The newest incarnation of the Gibson Les Paul Standard has a lot to offer and definitely has the spirit of a classic Les Paul in its sound, feel, looks, and playability.
Along with the Fender Stratocaster, the Gibson Les Paul is synonymous with rock & roll and blues guitar. Though the shape and thick, chunky sound have remained constant throughout the years, the details, from pickup selection to neck design, have changed to reflect Gibson’s continuing desire to innovate. In 2008, Gibson introduced a Gibson Les Paul Standard that contained more than its fair share of changes, some welcome and some not.
The Les Paul Standard Plus features a chambered mahogany body and a figured maple top. This 24-3/4” scale guitar has a set-in mahogany neck with rosewood fingerboard and traditional Gibson trapezoid inlays. TonePros locking bridge and tailpiece are standard, as are the Burstbucker Pro pickups. Other hardware appointments include a locking Neutrick jack and locking Grover tuners. A quality Gibson hardshell case is included as well. The guitar also receives a Plek guitar setup.
If you’re familiar with Les Pauls, then the first thing you’ll notice about the revised model is its weight, which is certainly attributable to the chambered body. We didn’t notice any deficiency in tone due to the chambered body, and played acoustically, the Les Paul Standard had a balanced, deep tone. If you’ve ever gigged with a Les Paul for any extended period of time, you’ll appreciate the lighter weight.
Since many of us replace tune-o-matic style bridges with TonePros, the upgraded bridge and tailpiece are a welcome addition, as is the Plek setup, which resulted in a solid playing and sounding guitar right out of the box. Granted, a minor truss rod adjustment was needed, but that’s usually the case when you receive a guitar via UPS. Out of the box, the guitar was pretty much gig-ready, a testimony to both the Plek’d setup as well as the TonePros hardware.
The finish on the new Standard is as great as ever. We reviewed a Heritage Cherry Sunburst finish that had just a gorgeous flame. We found no flaws in either finish or fit, as the fret dressing and setup was as good as we’ve ever seen from a production guitar. Gibson also chose to omit the pickguard from this model, though you could easily install one if you miss it.
For the revised Standard, Gibson chose to incorporate an asymmetrical neck profile, and we applaud their decision. The whole point is to have a thicker bass side with a slightly thinner treble side, and the playability is greatly improved with this profile design. Think of it as the best of a 50’s and 60’s profile in one neck design. The fretwork and factory setup were the best we’d ever seen from an out-of-the-box Gibson.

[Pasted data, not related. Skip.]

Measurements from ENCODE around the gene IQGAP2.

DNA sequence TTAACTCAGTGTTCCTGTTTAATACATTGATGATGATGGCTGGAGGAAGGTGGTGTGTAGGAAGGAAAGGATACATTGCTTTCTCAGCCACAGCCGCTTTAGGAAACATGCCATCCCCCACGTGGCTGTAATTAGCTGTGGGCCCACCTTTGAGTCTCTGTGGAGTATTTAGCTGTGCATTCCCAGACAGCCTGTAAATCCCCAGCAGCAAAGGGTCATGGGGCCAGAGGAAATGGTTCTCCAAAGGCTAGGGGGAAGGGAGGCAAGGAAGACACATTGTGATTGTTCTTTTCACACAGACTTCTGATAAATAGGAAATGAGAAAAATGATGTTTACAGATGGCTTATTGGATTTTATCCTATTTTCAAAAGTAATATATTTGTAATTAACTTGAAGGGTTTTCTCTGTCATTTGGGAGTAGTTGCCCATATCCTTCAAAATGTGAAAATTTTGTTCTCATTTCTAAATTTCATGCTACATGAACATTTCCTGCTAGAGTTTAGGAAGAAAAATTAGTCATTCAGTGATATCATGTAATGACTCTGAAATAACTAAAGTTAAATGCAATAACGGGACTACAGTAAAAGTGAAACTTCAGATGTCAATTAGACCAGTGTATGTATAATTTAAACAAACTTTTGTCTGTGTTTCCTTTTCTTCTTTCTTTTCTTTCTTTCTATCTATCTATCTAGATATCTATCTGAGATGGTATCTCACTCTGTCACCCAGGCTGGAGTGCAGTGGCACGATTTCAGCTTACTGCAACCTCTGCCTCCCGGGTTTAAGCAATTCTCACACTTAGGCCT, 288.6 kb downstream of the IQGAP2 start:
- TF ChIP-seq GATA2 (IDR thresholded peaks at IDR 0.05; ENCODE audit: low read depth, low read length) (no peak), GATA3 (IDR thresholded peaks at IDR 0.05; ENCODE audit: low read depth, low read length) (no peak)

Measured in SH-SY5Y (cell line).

Since the Gibson/Marshall combo is so time-honored, we decided to test our new Gibson Les Paul Standard with a JCM 800 half-stack. While it’s definitely hip, the chambered body does add something of a 335-type sound to the mix. It may or may not be your cup o’ tea. The Burstbucker pickups seemed to be a pretty good fit, since they are aggressive and dark by nature. There are definitely some classic Les Paul tones to be found here, though the chambered body/Burstbucker combination has its own unique flavor. To each his own. We liked them.
For all the positive changes in the new Les Paul Standards, there are a few modifications that we just didn’t get. For starters, we’ve never been a fan of locking input jacks. Granted, Neutrik jacks are as high quality as you can get, but that’s not the point. It’s more of a nuisance than a help, and we wish they hadn’t assumed all guitarists would want such a “convenience.”
Same goes for the PCB mounted volume and tone pots. In fact, all pots, the pickups, the selector switch, and the jack are all connected to a main PCB board via pluggable connectors. While it’s cool in a way, it could also greatly impede changing a pot or swapping pickups. We were left scratching our heads on this one.
Aside from these minor concerns, we think the newest incarnation of the Gibson Les Paul Standard has a lot to offer and definitely has the spirit of a classic Les Paul in its sound, feel, looks, and playability. If the revisions are not to your liking, Gibson now offers the “Les Paul Traditional” that is more, well, traditional. There’s something for everyone in Gibson’s Les Paul lineup.
Name of Gear: Gibson Les Paul Standard Plus
List Price: $3,899.00
Manufacturer Info: Gibson Musical Instruments; gibson.com
Pros: Classic Gibson feel and sound; excellent factory setup
Cons: PCB mounted volume and tone pots
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